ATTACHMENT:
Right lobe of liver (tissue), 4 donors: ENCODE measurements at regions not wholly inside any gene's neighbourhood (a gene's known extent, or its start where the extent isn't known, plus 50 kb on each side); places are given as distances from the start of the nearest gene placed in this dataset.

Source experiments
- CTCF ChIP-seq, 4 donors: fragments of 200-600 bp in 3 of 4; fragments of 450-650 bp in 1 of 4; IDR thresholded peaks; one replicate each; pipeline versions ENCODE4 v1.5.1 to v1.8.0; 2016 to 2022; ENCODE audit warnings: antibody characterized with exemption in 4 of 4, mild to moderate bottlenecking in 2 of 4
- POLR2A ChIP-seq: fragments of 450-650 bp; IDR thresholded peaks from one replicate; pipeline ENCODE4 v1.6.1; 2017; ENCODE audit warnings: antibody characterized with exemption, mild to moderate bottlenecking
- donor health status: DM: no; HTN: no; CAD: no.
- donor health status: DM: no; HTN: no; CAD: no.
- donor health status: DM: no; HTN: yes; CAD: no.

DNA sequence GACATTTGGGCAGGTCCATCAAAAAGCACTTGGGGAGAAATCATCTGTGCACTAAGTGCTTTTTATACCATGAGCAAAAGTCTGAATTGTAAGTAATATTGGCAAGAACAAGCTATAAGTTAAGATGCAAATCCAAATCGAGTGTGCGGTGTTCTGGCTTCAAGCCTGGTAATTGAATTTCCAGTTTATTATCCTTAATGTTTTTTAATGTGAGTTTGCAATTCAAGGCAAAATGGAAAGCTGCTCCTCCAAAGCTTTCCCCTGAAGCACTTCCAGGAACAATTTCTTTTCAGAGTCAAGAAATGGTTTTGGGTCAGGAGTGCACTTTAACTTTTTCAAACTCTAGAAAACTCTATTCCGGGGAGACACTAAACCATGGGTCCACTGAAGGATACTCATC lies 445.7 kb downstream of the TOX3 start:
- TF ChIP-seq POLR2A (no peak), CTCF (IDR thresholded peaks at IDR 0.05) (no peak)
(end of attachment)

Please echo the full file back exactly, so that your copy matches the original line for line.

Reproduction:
Right lobe of liver (tissue), 4 donors: ENCODE measurements at regions not wholly inside any gene's neighbourhood (a gene's known extent, or its start where the extent isn't known, plus 50 kb on each side); places are given as distances from the start of the nearest gene placed in this dataset.

Source experiments
- CTCF ChIP-seq, 4 donors: fragments of 200-600 bp in 3 of 4; fragments of 450-650 bp in 1 of 4; IDR thresholded peaks; one replicate each; pipeline versions ENCODE4 v1.5.1 to v1.8.0; 2016 to 2022; ENCODE audit warnings: antibody characterized with exemption in 4 of 4, mild to moderate bottlenecking in 2 of 4
- POLR2A ChIP-seq: fragments of 450-650 bp; IDR thresholded peaks from one replicate; pipeline ENCODE4 v1.6.1; 2017; ENCODE audit warnings: antibody characterized with exemption, mild to moderate bottlenecking
- donor health status: DM: no; HTN: no; CAD: no.
- donor health status: DM: no; HTN: no; CAD: no.
- donor health status: DM: no; HTN: yes; CAD: no.

DNA sequence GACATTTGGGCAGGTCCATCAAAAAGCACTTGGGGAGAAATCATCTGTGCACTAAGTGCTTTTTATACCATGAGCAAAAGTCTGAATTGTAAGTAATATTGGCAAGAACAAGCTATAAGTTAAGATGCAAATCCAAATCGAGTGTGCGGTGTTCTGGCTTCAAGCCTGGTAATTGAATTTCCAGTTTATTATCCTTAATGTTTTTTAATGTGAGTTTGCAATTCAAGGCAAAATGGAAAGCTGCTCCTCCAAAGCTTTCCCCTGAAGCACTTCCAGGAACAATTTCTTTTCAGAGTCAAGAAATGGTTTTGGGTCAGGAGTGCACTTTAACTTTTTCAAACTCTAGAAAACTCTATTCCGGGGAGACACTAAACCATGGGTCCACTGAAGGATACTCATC lies 445.7 kb downstream of the TOX3 start:
- TF ChIP-seq POLR2A (no peak), CTCF (IDR thresholded peaks at IDR 0.05) (no peak)